Chronic absence is widespread in California schools

Educators consider chronic absenteeism a red alert — a blaring sign that a student might be academically at risk. Chronic absence is defined as missing 10 percent or more of school days for any reason, a level educators say puts students at risk of falling behind academically, failing classes, and dropping out. Schools and parents now have a new tool to investigate the problem, in the form of open-source data from the California Department of Education. The patterns that emerge from this data are discussed in “Seize the Data Opportunity in California: Using Chronic Absence to Improve Educational Outcomes,” a report produced by UC Davis Center for Regional Change researchers and partners from Attendance Works and Children Now.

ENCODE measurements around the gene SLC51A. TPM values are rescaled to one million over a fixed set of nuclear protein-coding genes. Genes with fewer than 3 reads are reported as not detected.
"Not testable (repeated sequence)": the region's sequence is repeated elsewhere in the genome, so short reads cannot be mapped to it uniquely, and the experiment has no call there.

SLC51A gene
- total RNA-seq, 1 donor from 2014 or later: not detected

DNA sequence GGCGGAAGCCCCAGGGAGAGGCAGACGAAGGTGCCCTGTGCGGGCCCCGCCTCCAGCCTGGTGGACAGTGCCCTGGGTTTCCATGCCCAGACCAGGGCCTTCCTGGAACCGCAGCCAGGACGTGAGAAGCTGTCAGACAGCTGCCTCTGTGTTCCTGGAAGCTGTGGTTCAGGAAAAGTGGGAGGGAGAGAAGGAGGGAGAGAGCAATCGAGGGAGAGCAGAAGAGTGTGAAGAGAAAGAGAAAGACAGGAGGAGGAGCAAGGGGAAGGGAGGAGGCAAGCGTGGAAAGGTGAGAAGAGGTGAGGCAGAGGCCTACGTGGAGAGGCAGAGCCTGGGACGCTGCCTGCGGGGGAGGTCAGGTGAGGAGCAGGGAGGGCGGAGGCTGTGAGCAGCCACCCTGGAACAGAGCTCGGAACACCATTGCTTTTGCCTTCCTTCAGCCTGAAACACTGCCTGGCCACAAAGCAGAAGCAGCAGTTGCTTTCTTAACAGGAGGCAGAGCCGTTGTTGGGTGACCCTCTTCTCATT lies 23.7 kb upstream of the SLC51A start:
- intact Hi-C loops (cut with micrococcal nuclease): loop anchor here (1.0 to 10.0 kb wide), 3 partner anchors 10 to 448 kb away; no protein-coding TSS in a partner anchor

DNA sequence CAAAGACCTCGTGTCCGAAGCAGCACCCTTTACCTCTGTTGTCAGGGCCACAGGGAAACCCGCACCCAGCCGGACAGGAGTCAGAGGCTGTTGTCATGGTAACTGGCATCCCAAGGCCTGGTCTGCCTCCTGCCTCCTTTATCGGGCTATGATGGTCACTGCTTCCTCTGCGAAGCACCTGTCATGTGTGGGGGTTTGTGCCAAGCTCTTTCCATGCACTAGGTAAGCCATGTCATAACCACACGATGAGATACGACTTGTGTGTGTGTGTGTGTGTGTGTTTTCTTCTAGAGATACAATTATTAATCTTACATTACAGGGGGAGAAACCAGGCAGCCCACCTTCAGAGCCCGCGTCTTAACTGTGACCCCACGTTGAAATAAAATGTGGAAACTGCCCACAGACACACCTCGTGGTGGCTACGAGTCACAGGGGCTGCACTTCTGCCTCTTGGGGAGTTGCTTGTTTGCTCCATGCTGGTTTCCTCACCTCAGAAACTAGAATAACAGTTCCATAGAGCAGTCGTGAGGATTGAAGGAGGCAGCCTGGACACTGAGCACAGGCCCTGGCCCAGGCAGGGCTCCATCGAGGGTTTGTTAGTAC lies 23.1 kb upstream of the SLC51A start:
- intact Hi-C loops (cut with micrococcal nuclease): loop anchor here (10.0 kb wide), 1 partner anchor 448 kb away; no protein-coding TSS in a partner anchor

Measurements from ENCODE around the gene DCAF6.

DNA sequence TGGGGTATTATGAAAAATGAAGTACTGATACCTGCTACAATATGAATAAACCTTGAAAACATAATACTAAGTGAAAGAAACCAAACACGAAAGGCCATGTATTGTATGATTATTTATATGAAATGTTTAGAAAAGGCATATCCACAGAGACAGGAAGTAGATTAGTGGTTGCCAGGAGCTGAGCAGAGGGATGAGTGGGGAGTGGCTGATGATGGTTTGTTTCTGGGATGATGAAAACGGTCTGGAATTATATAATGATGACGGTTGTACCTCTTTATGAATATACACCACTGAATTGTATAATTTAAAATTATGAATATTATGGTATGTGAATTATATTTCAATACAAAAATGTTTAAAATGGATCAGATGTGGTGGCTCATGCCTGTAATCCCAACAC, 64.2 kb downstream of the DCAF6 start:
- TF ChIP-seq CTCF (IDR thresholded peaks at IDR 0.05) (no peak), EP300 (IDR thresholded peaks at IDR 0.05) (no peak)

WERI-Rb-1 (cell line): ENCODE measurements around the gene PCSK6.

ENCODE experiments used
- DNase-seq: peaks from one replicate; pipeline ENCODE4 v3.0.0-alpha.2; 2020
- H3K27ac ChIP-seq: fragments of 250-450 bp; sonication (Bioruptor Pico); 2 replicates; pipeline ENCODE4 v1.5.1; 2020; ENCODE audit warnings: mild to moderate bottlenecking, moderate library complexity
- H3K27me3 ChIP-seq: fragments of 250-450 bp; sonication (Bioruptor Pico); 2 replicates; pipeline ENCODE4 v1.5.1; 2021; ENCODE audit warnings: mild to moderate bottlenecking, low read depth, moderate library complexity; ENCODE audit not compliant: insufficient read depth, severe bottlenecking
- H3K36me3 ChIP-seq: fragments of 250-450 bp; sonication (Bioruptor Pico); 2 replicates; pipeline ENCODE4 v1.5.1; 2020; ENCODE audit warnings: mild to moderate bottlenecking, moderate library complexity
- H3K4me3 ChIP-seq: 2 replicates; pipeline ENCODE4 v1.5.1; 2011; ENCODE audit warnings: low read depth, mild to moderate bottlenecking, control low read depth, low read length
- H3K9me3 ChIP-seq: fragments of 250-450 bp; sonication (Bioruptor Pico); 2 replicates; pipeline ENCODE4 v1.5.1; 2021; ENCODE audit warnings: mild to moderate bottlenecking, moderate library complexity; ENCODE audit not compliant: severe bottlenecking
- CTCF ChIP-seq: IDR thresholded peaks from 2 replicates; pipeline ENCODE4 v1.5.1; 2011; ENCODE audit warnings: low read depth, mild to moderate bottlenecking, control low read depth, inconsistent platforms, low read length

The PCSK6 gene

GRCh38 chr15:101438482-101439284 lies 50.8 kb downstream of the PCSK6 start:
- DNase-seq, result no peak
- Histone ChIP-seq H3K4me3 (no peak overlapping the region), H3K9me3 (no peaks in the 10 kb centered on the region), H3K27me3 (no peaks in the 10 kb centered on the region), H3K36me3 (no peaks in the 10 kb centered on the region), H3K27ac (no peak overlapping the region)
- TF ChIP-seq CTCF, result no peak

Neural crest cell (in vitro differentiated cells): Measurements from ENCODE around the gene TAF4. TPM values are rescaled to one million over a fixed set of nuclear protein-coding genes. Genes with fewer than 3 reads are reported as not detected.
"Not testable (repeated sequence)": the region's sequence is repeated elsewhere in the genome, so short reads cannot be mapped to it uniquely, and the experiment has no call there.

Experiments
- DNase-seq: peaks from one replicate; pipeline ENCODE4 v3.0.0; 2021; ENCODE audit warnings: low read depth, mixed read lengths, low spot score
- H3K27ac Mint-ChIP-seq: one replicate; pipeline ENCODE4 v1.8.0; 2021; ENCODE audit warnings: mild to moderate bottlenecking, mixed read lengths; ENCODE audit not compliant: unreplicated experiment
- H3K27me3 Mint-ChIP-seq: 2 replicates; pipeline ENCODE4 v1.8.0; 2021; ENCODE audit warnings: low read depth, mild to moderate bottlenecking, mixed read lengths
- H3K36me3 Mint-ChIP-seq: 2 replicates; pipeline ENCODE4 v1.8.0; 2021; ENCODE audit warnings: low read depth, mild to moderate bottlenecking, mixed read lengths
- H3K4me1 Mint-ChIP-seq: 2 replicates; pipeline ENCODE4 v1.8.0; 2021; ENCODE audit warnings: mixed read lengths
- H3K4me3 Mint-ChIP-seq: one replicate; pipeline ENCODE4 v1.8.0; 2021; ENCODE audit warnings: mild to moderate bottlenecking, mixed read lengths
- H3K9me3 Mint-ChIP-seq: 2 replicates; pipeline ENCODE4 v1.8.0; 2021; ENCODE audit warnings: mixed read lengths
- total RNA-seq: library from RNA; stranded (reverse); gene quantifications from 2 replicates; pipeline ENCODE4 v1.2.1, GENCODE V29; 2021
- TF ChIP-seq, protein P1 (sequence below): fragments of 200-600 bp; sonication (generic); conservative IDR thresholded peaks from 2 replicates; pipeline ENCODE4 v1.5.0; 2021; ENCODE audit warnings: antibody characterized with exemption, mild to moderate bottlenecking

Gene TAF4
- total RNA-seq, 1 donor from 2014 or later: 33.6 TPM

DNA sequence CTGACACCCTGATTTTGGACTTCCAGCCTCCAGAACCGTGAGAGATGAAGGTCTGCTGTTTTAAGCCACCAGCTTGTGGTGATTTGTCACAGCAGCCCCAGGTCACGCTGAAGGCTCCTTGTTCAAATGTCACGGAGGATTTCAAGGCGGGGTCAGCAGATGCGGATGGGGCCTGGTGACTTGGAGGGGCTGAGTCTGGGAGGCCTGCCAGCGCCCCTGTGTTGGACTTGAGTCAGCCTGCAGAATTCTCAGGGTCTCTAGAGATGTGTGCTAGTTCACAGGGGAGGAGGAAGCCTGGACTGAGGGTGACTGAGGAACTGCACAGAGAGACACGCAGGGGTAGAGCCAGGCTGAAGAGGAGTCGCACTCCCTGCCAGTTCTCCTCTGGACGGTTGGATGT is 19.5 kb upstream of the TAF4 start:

The report uses an interactive map to pinpoint schools and counties with high rates of chronic absenteeism based on data from the 2016-17 school year. Results show that more than 800 traditional public schools in California had high rates of chronic absence, where 20 percent or more of their students met the risk threshold. Nearly 20% of traditional high schools had high rates of chronic absenteeism. Schools have collected attendance data for years, but a new state reporting requirement allows researchers to better examine the depth of the problem of chronic absenteeism.

 

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